We aptly idealize Ojai as another word for another world, a spiritual escape from industry. In fact, the opposite is also true.
The famed pink moment that comes in the evening glorifies an industrious valley of marvelous mystics, artists, craftspeople, growers, vintners, brewers and olive oil makers. And on the second weekend in June, Ojai is home to the most obsessively motivated musicians, and audiences, on the planet.
The Ojai Music Festival, four days of programming that can go from early morning to late night, has become a trial of endurance for its music director. This year that was the indefatigable Barbara Hannigan, for whom the festival became an ironwoman musical triathlon of exacting singing, vital conducting and inspiring mentoring. No music director of the 72 earlier festivals has had quite that combination of skills.
But beyond the sheer quantity, even beyond the conventional quality, what makes the festival essentially Ojai is an obligatory questing spirit. Music experiments might bomb or performances disappoint, yet the festival can produce a transforming effect on musicians and listeners if the intention is profoundly searching. Disenchantment in an Ojai state of mind is the tried and true.
The unique challenge and greatness of this festival, then, is for music directors to be stimulated to push beyond what might seem possible and in so doing, deplete their defenses, allowing for an enlightened openness to new experiences. For that a guide is required.
Since 2004 Thomas Morris has been the Ojai festival’s Obi-Wan Kenobi, seeking a music director each year rather like a Tibetan monk looking for a reincarnation of a spiritual leader and then guiding the development. This was his final year as artistic director, and his presence was more prominently displayed than it usually is.
Hannigan, on the other hand, was an inevitable appointment. She can do it all. If her festival had less vision or spiritual nourishment than some earlier ones, there wasn’t a lack. She is a rigorous perfectionist who could reach her level of accomplishment only through intense devotion, which is, of course, its own kind of spiritual activity.
Both Hannigan and Morris seemed intent on including a kind of Ojai Festival summing-up for this, its 73rd iteration. Looking back in festival history, Hannigan offered substantial works by Stravinsky and Schoenberg. In continuing Morris’ own contributions, Schick was again on hand as percussionist and conductor; the JACK quartet returned; afternoons in Libbey park resonated once more with John Luther Adams’ percussion music; filmed documentaries were screened of performers and composers. There was also a tribute to Morris’ first choice for music director when he arrived, with a moving hour of the late Oliver Knussen’s chamber music.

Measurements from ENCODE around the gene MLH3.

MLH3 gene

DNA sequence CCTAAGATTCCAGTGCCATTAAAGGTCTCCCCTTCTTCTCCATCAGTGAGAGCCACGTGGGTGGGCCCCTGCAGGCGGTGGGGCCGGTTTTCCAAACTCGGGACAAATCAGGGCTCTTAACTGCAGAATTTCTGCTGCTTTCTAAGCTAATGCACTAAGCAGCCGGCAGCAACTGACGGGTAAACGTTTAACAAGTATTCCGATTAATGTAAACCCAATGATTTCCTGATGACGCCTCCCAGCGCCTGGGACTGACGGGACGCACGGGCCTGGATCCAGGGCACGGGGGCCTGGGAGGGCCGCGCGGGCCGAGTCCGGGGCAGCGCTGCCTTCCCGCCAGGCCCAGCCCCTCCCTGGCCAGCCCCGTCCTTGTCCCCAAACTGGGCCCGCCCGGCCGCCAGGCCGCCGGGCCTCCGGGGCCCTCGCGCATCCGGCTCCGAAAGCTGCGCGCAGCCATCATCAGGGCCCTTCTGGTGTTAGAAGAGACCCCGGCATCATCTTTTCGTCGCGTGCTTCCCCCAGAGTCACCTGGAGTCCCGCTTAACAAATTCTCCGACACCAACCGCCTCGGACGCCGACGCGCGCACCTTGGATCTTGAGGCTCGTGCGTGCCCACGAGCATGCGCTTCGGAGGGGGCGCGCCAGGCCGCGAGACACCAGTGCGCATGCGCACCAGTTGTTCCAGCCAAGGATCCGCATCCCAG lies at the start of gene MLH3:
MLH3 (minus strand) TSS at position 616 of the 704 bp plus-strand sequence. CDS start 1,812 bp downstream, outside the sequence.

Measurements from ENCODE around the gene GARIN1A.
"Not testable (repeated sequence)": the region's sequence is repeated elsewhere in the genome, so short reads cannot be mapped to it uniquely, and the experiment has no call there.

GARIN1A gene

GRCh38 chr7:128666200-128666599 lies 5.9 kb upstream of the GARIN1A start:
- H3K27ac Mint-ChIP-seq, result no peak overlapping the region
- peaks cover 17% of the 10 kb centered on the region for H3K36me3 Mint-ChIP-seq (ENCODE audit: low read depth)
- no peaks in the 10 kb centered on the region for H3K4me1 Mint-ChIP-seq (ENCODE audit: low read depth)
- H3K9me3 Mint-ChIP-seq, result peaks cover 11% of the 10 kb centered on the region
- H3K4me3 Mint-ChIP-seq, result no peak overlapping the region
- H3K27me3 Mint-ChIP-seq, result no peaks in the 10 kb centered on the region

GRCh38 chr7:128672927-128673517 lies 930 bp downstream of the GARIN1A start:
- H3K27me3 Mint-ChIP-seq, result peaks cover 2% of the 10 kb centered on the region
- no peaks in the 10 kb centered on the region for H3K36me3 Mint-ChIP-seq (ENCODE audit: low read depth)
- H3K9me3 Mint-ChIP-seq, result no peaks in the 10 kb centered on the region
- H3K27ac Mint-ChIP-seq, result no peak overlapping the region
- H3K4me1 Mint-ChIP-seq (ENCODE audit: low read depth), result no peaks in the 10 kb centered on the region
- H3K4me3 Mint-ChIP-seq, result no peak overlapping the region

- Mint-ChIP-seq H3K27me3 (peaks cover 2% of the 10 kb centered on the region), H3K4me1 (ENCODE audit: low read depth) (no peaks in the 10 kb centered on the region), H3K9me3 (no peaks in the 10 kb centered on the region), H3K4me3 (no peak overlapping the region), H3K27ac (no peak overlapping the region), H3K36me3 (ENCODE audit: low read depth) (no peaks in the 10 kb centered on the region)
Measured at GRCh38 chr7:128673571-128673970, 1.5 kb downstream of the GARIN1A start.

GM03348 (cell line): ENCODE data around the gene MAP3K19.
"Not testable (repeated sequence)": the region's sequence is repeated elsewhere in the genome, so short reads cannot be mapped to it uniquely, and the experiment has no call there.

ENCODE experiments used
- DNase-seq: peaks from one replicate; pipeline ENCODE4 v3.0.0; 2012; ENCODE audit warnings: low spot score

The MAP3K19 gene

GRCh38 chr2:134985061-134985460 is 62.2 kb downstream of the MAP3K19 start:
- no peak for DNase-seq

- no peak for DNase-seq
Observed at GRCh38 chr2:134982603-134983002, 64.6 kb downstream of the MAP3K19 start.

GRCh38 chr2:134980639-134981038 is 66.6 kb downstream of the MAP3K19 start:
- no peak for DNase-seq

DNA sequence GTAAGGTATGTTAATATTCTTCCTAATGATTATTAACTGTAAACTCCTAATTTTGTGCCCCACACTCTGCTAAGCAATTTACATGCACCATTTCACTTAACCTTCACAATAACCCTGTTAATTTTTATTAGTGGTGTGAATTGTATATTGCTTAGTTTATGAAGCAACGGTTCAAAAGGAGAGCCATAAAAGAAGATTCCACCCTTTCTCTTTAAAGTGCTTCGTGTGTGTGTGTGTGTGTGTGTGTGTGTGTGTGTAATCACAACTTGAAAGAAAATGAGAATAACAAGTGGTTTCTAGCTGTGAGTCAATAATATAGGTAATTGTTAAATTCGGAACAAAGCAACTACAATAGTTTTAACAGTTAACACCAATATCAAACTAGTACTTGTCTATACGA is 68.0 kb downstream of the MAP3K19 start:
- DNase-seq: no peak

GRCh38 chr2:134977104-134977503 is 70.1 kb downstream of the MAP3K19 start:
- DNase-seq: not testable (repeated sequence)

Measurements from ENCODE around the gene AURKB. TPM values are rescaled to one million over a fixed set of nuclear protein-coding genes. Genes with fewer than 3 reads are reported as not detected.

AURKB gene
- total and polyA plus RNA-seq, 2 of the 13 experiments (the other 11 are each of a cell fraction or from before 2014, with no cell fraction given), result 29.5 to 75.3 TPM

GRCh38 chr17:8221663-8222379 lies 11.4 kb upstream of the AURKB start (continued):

The schedule, though, was less punishing than in nonstop recent years, allowing for a fraction more free time in the afternoons and no 11 p.m. concerts, although the provocative 8 a.m. sunrise events continue (all of which I unfortunately had to miss). But I doubt it could have been any less punishing on Hannigan herself.
Having opened the festival Thursday night in Libbey Bowl conducting Stravinsky’s opera “The Rake’s Progress,” the first full-length opera production ever attempted by the festival, Hannigan was the emotionally gripping soprano soloist in Schoenberg’s trailblazing Friday night. She followed that by conducting the excellent Dutch chamber orchestra Ludwig in Schoenberg’s “Transfigured Night” and Canadian composer Claude Vivier’s “Lonely Child.” Later in the night, Ludwig let down its hair with ballroom dancing, and Hannigan, who also has dance training, impressively cut the rug.
The next night Hannigan was the incomparable vocal soloist in John Zorn’s “Jumalattaret,” which she proved not to be unsingable, and in French composer Gérard Grisey’s ephemeral death meditation, “Quatre Chants pour Franchir le Seuil” (Four songs for Crossing the Threshold).
Sunday morning was all silliness with William Walton’s “Façade — an Entertainment,” which Hannigan conducted and acted as a reciter along with other singers, including Morris, each performer competing in outlandish dress. In the late afternoon finale, Hannigan conducted Stravinsky’s complete “Pulcinella,” Haydn’s Symphony No. 49 (“La Passione”) and the “Girl Crazy” Suite, an arrangement of hit tunes from the Gershwin musical by Bill Elliott.
On top of all this, Hannigan oversaw appearances by the seven singers from seven countries in her Equilibrium Young Artists initiative, or EQ, along with a feisty young conductor and keyboard player, Edo Frenkel, who works closely with EQ. Although the singers were not always shown to their best advantage in “The Rake,” each shined in later appearances that included a set of folk songs from their native lands.
As a singer Hannigan is simply an astonishment. Zorn’s “Jumalattaret,” which used Finnish texts from “The Kalevala” and was accompanied by pianist Stephen Gosling, was a series of vocal dares for Hannigan, each of which she scaled spectacularly. She proved funnily deft in “Façade.” She brought the house down with her Gershwin.
But it was only in Grisey’s “Quatre Chants,” for orchestra and electronics and superbly conducted by Schick, that you got a sense of her depth in this mystical evocation of weary civilization.
As a conductor, Hannigan throws herself bodily into her interpretations. She was at her best in Haydn, where every phrase danced to life. But she also caught the perfect Ojai moment in exotic “Lonely Child,” a gorgeous performance featuring the EQ soprano Aphrodite Patoulidou. We were left with magical gong vibrations of struck Tibetan bowl that managed to hang in the air long after the piece ended.